University Lands FY22 Annual Report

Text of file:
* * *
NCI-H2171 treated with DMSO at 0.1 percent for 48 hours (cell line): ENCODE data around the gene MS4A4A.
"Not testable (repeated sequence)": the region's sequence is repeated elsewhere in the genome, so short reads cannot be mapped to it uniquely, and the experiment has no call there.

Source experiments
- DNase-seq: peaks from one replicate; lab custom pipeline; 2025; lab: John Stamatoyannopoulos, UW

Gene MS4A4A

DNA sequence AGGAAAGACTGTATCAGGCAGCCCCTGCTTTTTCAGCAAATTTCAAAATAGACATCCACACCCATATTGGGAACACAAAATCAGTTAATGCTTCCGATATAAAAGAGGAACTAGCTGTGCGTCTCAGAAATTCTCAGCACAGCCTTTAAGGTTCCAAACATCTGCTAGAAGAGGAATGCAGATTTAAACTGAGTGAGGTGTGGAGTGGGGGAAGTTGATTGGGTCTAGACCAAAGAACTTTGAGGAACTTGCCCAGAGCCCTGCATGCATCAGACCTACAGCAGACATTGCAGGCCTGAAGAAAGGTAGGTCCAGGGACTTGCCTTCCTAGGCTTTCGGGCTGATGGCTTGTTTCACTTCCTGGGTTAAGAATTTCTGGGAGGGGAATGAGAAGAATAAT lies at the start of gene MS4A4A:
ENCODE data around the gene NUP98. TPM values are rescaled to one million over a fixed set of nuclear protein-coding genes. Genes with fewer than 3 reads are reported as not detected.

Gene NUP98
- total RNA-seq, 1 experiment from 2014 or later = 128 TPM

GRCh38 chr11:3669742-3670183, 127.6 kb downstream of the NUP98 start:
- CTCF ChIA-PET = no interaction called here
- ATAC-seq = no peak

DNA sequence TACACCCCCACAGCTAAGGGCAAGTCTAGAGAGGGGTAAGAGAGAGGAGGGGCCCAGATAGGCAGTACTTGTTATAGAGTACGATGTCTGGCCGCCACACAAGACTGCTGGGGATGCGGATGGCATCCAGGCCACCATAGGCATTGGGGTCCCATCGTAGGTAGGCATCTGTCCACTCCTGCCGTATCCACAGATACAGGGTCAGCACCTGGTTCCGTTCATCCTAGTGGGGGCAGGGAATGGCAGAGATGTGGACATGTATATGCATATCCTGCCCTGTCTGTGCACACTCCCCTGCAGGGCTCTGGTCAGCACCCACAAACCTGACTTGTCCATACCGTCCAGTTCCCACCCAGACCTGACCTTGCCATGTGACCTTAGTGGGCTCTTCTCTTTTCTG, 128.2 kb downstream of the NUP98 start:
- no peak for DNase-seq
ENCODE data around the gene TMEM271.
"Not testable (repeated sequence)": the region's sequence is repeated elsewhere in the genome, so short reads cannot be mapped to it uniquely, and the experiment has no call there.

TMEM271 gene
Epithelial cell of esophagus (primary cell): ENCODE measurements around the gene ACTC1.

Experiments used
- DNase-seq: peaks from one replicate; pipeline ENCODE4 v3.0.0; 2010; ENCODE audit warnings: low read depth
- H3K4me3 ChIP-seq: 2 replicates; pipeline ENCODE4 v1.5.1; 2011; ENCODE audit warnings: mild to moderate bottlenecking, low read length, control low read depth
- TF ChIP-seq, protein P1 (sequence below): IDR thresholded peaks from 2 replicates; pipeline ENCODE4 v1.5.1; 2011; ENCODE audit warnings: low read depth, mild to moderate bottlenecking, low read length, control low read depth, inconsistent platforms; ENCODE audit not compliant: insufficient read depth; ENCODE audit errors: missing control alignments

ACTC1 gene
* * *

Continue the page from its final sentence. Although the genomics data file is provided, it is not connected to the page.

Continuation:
Lands staff knows this and provides the time and attention required to make the best decision, in each case, that balances the desire for revenue with the best interests of the UT System and stewardship of the land. The second part of our mission—to protect the interests of The University of Texas System—is all about our people. Without great people, we cannot do this job. We cannot judge what is in or is not in the best interest of the UT System without trusting our people and knowing they are well trained and have this interest in the forefront of their minds. I am proud of our team and the job they do, day in and day out, to manage such an important resource and to do so knowing that they are protecting a world-class institution with each thoughtful decision made in their daily work. But it’s more than the University Lands team. Each of us at University Lands relies on colleagues at the UT System and consultants to get our work done. Because of strong relationships, aligned goals, and focused dedication to the Lands, the UT System’s interests continue to remain safe and protected. Lastly, to promote awareness and sensitivity for the environment, it is important that University Lands continues to focus on restoration of these lands when operations have ceased, improving the resource when and where we can, and requiring operators to use best practices in their operations. That is why we’re proud to work with operators who reach and achieve environmentally-focused goals, including recycling 100 percent of their produced water and reducing—and even eliminating— known methane emissions. At University Lands, we know that decades after the last drop of oil has been pulled from the Permian Basin, the land will still be there and we will still be charged with its environmental stewardship. That is why we care. We will still be there. As we look forward and think hard about all the future opportunities in emerging and renewable energies, it reminds me that University Lands and the Permian Basin are not just in the oil and gas business, but in the energy business. Today, we are leaders in the oil and gas space and will continue to work hard to maintain that position. But as society transitions to a low-carbon future over the next several decades, University Lands expects to also become a leader in the production of emerging energy for the benefit of Texas and beyond. In the new year, we look forward to celebrating the 100th anniversary of the Santa Rita No. 1 well, which was discovered on May 28, 1923. This well not only launched oil and gas development on the PUF Lands, but was the spark that lit the fire that became the Permian Basin. The impacts of that well and the wildcatters who discovered it can be felt in every corner of our great state. So thank you to those visionaries who first saw the Land’s potential, to our employees who protect the Lands day in and day out, and to the UT System for giving me and everyone here at University Lands the opportunity to make a difference in our daily work. Here’s to the next 100 years!


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